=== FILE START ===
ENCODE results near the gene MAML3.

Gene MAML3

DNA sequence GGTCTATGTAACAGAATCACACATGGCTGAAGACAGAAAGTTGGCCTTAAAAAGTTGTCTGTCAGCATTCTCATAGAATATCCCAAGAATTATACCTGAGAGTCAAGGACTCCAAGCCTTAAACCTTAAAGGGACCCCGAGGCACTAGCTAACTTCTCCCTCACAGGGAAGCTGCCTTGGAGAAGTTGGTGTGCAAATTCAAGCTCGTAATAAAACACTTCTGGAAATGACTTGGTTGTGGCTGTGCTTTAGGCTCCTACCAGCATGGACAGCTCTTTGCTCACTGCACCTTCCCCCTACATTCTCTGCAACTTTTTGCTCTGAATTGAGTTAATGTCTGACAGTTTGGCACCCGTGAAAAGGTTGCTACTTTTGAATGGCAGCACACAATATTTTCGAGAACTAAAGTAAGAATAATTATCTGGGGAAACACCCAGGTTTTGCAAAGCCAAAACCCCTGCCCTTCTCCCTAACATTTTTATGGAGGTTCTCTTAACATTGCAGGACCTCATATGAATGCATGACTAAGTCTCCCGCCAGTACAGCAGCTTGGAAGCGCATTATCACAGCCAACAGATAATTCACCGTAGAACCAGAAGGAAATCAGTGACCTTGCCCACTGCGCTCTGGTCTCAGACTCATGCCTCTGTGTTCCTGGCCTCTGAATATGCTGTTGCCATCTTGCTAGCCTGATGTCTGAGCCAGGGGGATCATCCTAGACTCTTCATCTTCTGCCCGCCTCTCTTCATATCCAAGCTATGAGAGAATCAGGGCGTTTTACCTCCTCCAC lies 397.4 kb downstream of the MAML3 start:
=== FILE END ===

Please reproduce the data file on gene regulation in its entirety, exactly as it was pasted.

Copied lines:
ENCODE results near the gene MAML3.

Gene MAML3

DNA sequence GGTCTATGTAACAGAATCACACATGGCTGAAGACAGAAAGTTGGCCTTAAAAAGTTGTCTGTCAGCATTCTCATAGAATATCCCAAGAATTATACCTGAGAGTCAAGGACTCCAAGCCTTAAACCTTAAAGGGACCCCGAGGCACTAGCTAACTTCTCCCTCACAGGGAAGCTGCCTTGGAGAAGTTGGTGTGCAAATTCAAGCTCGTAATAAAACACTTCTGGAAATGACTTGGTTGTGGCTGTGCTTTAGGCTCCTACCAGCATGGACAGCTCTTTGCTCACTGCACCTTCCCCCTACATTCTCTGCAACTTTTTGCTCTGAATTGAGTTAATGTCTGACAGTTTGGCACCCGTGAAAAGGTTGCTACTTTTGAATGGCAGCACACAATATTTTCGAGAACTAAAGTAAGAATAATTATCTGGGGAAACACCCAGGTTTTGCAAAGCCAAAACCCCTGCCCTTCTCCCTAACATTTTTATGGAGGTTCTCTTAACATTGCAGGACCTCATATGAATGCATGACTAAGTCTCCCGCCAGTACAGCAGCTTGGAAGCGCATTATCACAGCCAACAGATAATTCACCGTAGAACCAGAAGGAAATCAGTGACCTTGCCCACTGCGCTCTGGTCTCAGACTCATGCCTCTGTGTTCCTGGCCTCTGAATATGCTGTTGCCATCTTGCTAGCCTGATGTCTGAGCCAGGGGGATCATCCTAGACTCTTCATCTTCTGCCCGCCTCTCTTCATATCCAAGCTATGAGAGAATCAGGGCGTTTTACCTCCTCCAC lies 397.4 kb downstream of the MAML3 start: